Rising UK interest rates

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What does rising interest rates mean for property investors?

On Thursday 5 May, the Bank of England increased the base UK interest rates from 0.75% to 1.00%. This 0.25% rise is the fourth consecutive increase since December 2021.

What has been happening to interest rates?

In December 2021, the base interest rate was increased from 0.10% to 0.25%. Then, in February 2022, this was increased to 0.50% and 0.75% in March, which was a return to pre-pandemic levels.

These increases have happened as inflation has surged to 7%, the highest level for 30 years. The cost-of-living crisis ensues as prices remain high for energy, food, and other goods. Additionally, the war in Ukraine continues, which is also impacting inflation. 

Later in the year, inflation is expected to increase to about 10.25% due to these factors, which will likely push up interest rates further in the coming months. 

What does this mean for property investors?

Naturally, some property investors are concerned about what rising interest rates means for them. It’s important to be aware of how these changes impact you and your property investments.

While rising UK interest rates mean borrowing is more expensive, interest rates are still low from a historical context. The base interest rate has hit the highest level since 2009, but it’s still low when looking prior to that when the Bank of England rate was over 5% and had even previously hit 10%.

Increasing interest rates may lead to a slight slowdown in the UK property market, but the sector had been running at record levels throughout the past year. Higher interest rates can seem worrying to property investors, but during times of high inflation, investing in property can prove to be a better form of investment, particularly when investing for the long term.

Rising inflation can impact immediate profits, but professional property investors rarely take a short-term view. Additionally, the UK property market has remained remarkably resilient throughout recent economic uncertainty and is considered a consistent safe haven for many international investors.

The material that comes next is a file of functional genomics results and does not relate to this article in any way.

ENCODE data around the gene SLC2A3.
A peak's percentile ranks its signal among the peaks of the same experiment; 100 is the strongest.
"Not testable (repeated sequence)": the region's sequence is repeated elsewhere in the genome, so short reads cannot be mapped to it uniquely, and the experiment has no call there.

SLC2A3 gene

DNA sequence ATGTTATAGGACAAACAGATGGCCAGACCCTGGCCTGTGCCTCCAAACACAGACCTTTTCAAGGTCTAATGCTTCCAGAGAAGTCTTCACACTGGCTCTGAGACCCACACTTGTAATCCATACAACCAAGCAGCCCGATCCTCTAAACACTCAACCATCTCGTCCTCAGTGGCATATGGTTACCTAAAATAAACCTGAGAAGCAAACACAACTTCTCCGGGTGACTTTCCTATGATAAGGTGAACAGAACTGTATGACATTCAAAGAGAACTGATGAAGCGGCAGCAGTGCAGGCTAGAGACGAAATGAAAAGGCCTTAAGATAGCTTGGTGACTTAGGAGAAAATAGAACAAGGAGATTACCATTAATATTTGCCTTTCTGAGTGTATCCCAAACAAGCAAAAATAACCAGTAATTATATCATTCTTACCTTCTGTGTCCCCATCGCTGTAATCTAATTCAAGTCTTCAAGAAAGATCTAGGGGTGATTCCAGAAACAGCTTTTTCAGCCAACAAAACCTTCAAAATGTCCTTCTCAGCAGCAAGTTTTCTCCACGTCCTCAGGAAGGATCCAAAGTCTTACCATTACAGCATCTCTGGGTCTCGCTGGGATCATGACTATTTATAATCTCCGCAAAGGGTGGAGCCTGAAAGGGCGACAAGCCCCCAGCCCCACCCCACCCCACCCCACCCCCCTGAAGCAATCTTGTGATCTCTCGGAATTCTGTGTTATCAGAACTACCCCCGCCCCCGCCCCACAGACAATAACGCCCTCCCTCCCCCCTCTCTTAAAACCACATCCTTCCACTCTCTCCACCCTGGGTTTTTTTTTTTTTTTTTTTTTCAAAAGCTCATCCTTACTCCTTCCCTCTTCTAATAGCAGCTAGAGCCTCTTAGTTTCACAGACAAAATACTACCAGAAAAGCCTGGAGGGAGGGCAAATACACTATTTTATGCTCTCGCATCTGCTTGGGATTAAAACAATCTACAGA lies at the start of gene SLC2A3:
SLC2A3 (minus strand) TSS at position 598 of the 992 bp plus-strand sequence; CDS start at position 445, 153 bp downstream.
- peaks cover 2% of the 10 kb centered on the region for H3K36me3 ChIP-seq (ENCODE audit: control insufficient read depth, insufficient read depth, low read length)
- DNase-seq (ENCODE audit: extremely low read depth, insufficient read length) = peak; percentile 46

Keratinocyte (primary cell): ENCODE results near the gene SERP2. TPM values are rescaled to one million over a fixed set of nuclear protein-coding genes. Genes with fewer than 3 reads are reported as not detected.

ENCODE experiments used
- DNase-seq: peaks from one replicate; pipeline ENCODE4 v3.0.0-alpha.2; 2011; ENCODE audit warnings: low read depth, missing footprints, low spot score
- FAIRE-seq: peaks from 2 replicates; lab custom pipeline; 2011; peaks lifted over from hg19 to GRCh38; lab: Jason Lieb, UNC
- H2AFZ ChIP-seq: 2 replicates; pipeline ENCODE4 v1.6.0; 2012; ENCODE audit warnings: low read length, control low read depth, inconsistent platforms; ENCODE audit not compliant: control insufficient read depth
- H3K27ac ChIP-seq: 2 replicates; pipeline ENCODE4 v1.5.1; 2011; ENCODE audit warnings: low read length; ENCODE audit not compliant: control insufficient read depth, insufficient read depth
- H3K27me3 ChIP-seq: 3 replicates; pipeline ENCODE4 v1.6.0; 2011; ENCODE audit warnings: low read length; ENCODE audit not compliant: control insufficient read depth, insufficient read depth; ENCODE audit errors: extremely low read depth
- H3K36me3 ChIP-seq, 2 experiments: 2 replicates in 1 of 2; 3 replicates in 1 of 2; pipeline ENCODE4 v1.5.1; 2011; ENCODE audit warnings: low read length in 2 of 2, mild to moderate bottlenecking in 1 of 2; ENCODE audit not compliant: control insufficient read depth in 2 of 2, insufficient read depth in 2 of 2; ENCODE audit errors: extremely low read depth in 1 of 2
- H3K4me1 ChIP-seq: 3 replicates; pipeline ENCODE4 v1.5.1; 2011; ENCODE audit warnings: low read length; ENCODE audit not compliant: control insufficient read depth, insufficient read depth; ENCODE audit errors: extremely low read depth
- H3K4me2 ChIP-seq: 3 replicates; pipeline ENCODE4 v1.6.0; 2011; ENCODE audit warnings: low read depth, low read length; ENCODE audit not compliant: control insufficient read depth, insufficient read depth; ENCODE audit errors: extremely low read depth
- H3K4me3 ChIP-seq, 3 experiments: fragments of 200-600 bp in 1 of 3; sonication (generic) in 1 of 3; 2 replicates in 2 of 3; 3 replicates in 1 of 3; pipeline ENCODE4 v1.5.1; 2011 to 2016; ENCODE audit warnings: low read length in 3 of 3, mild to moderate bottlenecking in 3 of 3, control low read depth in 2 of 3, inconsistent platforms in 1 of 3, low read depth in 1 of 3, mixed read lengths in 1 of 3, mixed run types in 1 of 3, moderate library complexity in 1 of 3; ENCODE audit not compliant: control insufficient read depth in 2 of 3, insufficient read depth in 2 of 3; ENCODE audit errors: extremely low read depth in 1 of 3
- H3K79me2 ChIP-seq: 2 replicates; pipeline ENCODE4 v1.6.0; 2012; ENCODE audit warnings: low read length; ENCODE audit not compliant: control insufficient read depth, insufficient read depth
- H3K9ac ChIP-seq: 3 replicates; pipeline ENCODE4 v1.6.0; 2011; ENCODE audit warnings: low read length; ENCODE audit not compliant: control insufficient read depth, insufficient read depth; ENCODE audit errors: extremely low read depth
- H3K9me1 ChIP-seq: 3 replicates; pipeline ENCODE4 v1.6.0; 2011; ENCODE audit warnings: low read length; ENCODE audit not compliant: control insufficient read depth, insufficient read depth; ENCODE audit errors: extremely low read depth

As there’s an ongoing housing shortage across the UK and as more people continue to be priced out of buying with the current squeeze on people’s finances, there is expected to be growing demand for rental properties. 

Tenants are even renting for longer, which is further creating a supply and demand imbalance and boosting the prospects for buy-to-let property investment across the long term.

What is expected for the future?

The Bank of England’s Monetary Policy Committee meets about every six weeks to discuss what the base interest rate should be set at. The next interest rate setting meeting is on 16 June, so many property investors will likely be waiting to see what happens then.

Further rises to the base interest rate are expected in the coming months and across the next year, but this depends on what happens in the economy and what the Bank of England thinks will happen to inflation. 

The central bank is projecting the base interest rate will rise to about 2.5% by the middle of 2023. In 2024, inflation is being forecast to fall near the Bank of England’s target of 2%, which could then slow the growth in interest rates.

Before buying any property investment, it’s recommended to seek out financial advice. If you have any questions about buying UK property in the current climate, please get in touch.

Please note that this information is for general purposes and is not intended to be financial advice.  You should always obtain specific advice which is relevant to your circumstances. 

Professional legal and financial advice should be sought when purchasing a property. Make sure you consult a solicitor about the potential changes and impact on your investment.

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